Monthly Archives: September 2014

Marketing: Results

From the top of Scarface Mountain on Saturday

From the top of Scarface Mountain on Saturday

You may remember this winter when I was making a real effort to be deliberate about marketing in my library. My first focus was on our Overdrive library, which was underused. Well, it’s time to report results. Good news: Usage increased by 50%! Bad news: It wasn’t enough usage to save the service in our recent round of budget cuts. You win some, you lose some.

Part of the issue with Overdrive was that we knew how much we used the service as a staff, and it accounted for a not-insignificant percentage of the usage. While community usage still increased as a result of marketing, my original hypotheses seem to be born out. We are not a campus of fiction readers in general, and ereader access is very small. (Although we do lend Kindles, through the magic that is DRM, accounts, logins, etc., we were not able allow Overdrive books onto our Kindles.)

This made me and my Kindle Paperwhite sort of sad. Although the library has a small fiction collection, many of the books we purchase are not things that I personally want to read. Not having the personal budget or, frankly, desire to pay mass market prices for ebooks, where could I get my fix of instant gratification reading? The New York Public Library, that’s where. Are you a New York resident? You, too, can have access to the NYPL’s ebook and audiobook collection, no matter where in New York you live. This is a beautiful thing.

Other beautiful things include the view from the top of a mountain in autumn, the smell of woodsmoke in the air, and the apple cider donuts that the Baking and Pastry Club will be selling on Friday morning. Since I took that picture at the top of the post on Saturday from Scarface Mountain, fall has arrived overnight. There are few places that are more iconically “fall” than the Adirondacks at this time of year. Here’s a secret: There are actually two falls. First the maples and aspens turn red and gold against the evergreens. The leaves fall too soon in a cold rainstorm a few weeks later and you think it’s all over. Wait for a bit and you’ll start to notice gold reappearing. It’s the tamaracks, outlining the boggy, wet areas. They are not evergreen as you might suppose, but deciduous, with pleasingly tiny cones and a habit of lingering on the tail end of fall. They are the indicator of the end of fall just as sap running in the sugar maples is a sign of spring. Winter may be coming, but I’m not ready for snow. Here’s hoping the tamaracks stick around for a while.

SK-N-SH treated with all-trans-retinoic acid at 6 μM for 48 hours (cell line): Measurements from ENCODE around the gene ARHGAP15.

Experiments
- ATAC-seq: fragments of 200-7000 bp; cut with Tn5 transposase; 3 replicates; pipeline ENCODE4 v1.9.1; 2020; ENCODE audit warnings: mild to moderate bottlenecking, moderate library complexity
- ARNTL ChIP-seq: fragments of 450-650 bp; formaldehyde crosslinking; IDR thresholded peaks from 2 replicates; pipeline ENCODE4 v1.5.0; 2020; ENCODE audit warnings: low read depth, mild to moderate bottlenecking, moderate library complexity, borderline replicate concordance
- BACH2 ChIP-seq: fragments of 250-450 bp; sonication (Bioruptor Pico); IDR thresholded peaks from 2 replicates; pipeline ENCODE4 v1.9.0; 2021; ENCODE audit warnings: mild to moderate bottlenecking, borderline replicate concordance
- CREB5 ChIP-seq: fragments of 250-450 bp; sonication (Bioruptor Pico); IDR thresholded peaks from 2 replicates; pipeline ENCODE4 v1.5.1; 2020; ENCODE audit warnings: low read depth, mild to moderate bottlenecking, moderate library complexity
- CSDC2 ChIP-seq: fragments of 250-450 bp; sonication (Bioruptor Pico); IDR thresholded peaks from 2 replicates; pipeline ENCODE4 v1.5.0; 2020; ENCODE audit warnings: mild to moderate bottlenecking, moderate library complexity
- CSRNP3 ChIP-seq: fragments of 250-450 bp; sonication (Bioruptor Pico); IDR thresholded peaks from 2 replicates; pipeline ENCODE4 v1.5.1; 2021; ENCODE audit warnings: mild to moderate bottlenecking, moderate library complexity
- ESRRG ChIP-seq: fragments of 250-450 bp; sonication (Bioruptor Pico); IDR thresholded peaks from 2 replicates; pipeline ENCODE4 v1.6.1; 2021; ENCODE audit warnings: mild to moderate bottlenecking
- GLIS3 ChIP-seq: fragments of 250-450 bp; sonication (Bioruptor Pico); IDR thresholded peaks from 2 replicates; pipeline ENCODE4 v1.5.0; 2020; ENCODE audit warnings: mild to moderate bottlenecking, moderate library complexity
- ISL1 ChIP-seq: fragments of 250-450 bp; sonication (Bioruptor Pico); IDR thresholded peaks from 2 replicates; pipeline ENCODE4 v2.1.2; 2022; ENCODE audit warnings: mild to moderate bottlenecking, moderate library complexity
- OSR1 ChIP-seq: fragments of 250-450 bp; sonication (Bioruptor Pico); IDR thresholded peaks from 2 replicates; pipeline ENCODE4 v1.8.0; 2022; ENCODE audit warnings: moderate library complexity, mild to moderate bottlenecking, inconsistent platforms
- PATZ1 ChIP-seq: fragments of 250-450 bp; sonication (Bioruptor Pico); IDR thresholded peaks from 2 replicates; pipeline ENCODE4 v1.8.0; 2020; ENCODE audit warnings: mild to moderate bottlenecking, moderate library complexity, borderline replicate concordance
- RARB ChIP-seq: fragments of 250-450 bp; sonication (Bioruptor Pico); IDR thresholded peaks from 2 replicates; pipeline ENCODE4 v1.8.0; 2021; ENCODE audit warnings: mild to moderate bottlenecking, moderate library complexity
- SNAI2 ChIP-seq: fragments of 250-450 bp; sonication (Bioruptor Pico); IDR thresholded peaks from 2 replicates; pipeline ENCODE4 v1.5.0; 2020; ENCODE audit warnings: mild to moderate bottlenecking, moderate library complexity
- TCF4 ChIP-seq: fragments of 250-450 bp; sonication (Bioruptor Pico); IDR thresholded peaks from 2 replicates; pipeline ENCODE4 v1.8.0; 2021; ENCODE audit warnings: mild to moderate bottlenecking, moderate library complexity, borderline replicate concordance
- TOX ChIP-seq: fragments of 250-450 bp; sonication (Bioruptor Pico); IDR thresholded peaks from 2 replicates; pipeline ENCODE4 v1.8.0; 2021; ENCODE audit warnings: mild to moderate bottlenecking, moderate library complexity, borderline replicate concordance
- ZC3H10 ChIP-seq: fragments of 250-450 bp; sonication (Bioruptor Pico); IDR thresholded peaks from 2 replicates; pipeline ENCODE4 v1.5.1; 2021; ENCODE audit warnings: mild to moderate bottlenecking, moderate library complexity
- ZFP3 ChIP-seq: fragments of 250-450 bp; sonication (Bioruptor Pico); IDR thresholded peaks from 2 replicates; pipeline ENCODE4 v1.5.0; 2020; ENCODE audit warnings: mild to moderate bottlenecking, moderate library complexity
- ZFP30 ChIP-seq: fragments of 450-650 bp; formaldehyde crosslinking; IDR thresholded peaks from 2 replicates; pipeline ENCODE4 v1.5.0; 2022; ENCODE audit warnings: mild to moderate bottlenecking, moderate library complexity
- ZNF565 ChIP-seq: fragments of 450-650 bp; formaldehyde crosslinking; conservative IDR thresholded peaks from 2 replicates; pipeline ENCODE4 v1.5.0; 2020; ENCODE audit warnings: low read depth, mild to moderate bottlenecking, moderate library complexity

Affinity love

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I made my FYS class do an affinity wall. No one cried. Not even me. In fact, it was an incredibly successful exercise.

I had always been somewhat amazed at the affinity wall that my team created in grad school while working with a local toy store in project management class. The insights we gained were nothing that any of us could have come to on our own, even though the information we had in front of us was the exact same information on hundreds of little post-its. Our final recommendations were based entirely off the insights we gained from our affinity wall. Yeah, it was a lot of work, but it was completely worth it.

When I came across a very similar exercise in Gamestorming by Dave Gray, Sunni Brown, and James Macanufo, I knew I would be doing an affinity wall early on in my FYS class. We are working with the idea of resilience in class. In order to create a group understanding of what resilience is and then build future assignments off that understanding, I first had to establish what the class knew about resilience. Enter: Affinity Wall.

I handed out small stacks of post-its and asked the class to spend 5 minutes brainstorming everything they could think about resilience – words, images, ideas. Each word, image, or idea got a new post-it, and each student needed to have at least 5 and could have many more. All the post-its were put on the whiteboard and then the fun began. I asked the students to rearrange the notes to put things together that seemed to belong together. There doesn’t need to be a defined reason, just a feeling. Soon large collections of things will start to develop. Once a majority of the post-its had found a group, I walked around with a marker and started loosely defining the groups that I saw developing. Notes that didn’t seem to belong anywhere got put in a “parking lot” and the others needed to find or make a group. When all of the notes had found a spot, we created a label for each of the groups. I would read aloud some of what was inside the circles and the students would shoot ideas back at me for what to call it. Sometimes there was complete agreement and sometimes we used a couple of words. In the end, we had a much deeper understanding of what resilience is and what it looks like. I now have a touchstone on which I can base any number of other assignments and reflections. We will be using it all semester.

There are, of course, any number of different brainstorming techniques and approaches. I like the affinity wall because it requires input and participation from every member of the class. I love a technique that requires the students to do most of the hard work of thinking and participating while I act as a guide. Every student has literally touched the project, and I hope that this means they have more buy-in to the end result. We’ll see as the semester goes on. In the mean time, you can see a transcribed copy of our affinity wall here.